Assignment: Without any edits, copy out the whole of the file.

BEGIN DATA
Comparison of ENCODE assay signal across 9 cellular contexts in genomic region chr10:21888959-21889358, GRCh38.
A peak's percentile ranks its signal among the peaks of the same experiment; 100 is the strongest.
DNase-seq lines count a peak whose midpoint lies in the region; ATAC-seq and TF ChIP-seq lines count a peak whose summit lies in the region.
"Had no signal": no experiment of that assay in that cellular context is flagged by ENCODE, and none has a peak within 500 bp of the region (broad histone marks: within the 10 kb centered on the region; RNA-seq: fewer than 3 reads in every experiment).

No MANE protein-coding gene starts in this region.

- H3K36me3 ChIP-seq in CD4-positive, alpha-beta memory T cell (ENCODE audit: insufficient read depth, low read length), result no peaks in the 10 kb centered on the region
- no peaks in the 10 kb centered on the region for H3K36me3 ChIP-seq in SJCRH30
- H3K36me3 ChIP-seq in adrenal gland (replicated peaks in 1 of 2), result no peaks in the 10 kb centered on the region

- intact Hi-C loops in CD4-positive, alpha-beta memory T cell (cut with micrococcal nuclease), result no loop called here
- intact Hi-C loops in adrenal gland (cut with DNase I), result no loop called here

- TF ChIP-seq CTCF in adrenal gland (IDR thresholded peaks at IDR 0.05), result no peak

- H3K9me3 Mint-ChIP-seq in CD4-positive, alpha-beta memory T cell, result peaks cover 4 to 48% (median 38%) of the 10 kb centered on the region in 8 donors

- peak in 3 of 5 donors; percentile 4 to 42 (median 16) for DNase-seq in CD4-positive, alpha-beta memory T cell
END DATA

Comparison of ENCODE assay signal across 9 cellular contexts in genomic region chr10:21888959-21889358, GRCh38.
A peak's percentile ranks its signal among the peaks of the same experiment; 100 is the strongest.
DNase-seq lines count a peak whose midpoint lies in the region; ATAC-seq and TF ChIP-seq lines count a peak whose summit lies in the region.
"Had no signal": no experiment of that assay in that cellular context is flagged by ENCODE, and none has a peak within 500 bp of the region (broad histone marks: within the 10 kb centered on the region; RNA-seq: fewer than 3 reads in every experiment).

No MANE protein-coding gene starts in this region.

- H3K36me3 ChIP-seq in CD4-positive, alpha-beta memory T cell (ENCODE audit: insufficient read depth, low read length), result no peaks in the 10 kb centered on the region
- no peaks in the 10 kb centered on the region for H3K36me3 ChIP-seq in SJCRH30
- H3K36me3 ChIP-seq in adrenal gland (replicated peaks in 1 of 2), result no peaks in the 10 kb centered on the region

- intact Hi-C loops in CD4-positive, alpha-beta memory T cell (cut with micrococcal nuclease), result no loop called here
- intact Hi-C loops in adrenal gland (cut with DNase I), result no loop called here

- TF ChIP-seq CTCF in adrenal gland (IDR thresholded peaks at IDR 0.05), result no peak

- H3K9me3 Mint-ChIP-seq in CD4-positive, alpha-beta memory T cell, result peaks cover 4 to 48% (median 38%) of the 10 kb centered on the region in 8 donors

- peak in 3 of 5 donors; percentile 4 to 42 (median 16) for DNase-seq in CD4-positive, alpha-beta memory T cell